The Millions

Adapting the Bard: On the Hogarth Shakespeare Project’s Diversity Problem

In October 2015, Hogarth Press from Crown Publishing launched the Hogarth Shakespeare project, an anticipated eight-part series in which best-selling authors retell a Shakespearean classic as a contemporary novel. Jeanette Winterson’s cover of The Winter’s TaleA Gap of Time—was published first, almost exactly 400 years after the Bard’s death. Five more installments have since been released, with the final one—Gillian Flynn’s cover of Hamlet—expected in 2021.

Contemporizing a Shakespearean play is a fairly common undertaking. As the Hogarth Shakespeare’s website notes, Shakespeare’s works have frequently “been reinterpreted for each new generation, whether as teen films, musicals, science-fiction flicks, Japanese warrior tales, or literary transformations.” Reimagining a Shakespearean story can often be a contentious effort as well. Many critics note the difficulty of believably translating a Shakespearean conflict—written centuries before the study of psychology—into a modern setting. Supporters, meanwhile, will often point to William Shakespeare himself and his own aptness to adapt and revise stories from various sources.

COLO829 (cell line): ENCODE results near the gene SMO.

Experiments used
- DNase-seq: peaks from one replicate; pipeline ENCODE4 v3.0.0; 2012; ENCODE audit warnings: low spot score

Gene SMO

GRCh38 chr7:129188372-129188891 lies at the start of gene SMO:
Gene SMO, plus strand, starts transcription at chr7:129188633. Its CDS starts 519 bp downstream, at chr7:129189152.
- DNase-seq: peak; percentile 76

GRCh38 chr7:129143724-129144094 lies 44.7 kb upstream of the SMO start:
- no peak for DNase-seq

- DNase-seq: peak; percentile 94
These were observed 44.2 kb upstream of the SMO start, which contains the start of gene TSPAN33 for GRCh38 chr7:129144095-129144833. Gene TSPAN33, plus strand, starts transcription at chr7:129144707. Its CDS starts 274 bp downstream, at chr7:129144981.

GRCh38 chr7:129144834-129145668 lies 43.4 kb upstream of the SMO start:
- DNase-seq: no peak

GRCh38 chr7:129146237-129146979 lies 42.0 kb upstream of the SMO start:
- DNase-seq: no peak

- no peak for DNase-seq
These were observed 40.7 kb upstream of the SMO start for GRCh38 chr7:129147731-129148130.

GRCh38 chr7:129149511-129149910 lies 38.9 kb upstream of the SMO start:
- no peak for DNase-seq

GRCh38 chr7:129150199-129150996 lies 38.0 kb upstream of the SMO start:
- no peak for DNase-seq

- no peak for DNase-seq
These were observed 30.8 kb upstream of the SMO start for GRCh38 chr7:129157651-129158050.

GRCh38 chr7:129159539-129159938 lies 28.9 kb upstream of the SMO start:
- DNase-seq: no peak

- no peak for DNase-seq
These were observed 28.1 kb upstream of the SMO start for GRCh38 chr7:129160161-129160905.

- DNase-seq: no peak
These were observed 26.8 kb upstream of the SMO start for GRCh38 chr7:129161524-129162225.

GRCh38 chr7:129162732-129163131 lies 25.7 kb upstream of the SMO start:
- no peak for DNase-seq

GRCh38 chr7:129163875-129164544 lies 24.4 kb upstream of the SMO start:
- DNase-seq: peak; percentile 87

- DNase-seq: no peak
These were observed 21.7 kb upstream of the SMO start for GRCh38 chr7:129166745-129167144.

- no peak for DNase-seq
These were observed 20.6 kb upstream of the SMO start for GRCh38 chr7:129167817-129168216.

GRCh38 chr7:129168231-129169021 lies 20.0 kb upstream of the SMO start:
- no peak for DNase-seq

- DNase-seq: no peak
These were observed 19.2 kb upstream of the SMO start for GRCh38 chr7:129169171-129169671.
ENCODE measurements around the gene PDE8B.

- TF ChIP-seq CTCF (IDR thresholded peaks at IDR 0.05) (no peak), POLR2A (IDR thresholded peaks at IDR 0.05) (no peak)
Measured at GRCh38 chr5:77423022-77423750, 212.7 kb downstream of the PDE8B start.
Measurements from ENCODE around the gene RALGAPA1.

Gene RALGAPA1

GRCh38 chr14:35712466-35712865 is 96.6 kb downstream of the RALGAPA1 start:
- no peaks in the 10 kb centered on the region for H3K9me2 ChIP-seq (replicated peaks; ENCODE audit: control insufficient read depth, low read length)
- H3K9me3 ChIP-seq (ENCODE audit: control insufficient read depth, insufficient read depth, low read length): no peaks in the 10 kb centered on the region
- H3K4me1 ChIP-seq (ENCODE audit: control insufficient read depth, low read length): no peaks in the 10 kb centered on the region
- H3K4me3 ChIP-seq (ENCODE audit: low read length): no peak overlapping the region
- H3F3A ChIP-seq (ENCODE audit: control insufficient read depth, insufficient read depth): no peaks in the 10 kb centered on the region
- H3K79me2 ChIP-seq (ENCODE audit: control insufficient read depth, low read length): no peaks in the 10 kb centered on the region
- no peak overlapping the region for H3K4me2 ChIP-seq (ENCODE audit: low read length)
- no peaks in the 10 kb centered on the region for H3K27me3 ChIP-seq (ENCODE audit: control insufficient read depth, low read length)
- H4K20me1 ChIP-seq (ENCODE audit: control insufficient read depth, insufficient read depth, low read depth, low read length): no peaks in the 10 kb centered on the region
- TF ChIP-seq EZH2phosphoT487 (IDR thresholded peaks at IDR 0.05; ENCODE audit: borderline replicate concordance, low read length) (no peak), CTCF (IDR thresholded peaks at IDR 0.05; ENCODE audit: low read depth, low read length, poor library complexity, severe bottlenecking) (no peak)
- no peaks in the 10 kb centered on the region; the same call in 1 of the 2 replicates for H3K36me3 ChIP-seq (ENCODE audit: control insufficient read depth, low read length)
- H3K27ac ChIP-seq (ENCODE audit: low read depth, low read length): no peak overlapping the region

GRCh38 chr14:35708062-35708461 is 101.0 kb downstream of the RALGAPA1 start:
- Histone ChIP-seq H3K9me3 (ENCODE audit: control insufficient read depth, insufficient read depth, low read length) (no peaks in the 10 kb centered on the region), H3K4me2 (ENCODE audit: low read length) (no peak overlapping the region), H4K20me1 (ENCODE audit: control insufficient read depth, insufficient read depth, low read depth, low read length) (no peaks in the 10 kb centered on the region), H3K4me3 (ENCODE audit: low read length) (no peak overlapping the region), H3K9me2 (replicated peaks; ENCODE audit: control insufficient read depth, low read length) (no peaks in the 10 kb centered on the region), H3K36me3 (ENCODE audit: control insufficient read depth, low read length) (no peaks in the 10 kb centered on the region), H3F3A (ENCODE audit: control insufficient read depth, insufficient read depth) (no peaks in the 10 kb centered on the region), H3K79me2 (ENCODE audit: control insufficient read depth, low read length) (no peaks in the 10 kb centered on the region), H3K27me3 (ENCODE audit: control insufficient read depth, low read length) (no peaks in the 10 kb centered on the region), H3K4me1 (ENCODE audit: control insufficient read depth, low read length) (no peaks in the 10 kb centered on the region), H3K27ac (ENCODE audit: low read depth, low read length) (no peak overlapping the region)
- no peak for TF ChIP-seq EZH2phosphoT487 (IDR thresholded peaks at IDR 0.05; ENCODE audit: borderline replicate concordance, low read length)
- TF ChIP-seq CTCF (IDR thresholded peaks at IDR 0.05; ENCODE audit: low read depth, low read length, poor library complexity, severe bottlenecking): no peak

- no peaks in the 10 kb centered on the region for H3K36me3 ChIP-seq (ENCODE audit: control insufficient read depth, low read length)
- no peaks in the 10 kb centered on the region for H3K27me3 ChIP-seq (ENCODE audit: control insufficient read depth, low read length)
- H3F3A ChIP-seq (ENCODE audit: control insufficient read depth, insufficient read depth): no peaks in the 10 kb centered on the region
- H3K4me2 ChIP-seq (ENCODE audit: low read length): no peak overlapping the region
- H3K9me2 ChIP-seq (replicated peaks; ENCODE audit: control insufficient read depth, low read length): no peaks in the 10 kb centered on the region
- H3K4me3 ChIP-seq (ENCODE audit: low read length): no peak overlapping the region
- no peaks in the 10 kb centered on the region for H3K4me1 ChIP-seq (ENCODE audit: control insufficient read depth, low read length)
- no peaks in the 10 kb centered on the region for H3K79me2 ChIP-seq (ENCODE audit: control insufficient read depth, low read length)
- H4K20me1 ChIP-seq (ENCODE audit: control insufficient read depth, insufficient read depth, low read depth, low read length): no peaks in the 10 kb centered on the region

Regardless of one’s personal thoughts on Shakespearean adaptations, itand to films such as and . Even having the original texts set in modern circumstances can be incredibly influential and timely, with the Public Theatre’s recent production of —in which Caesar was modeled after —being the most notorious recent example.

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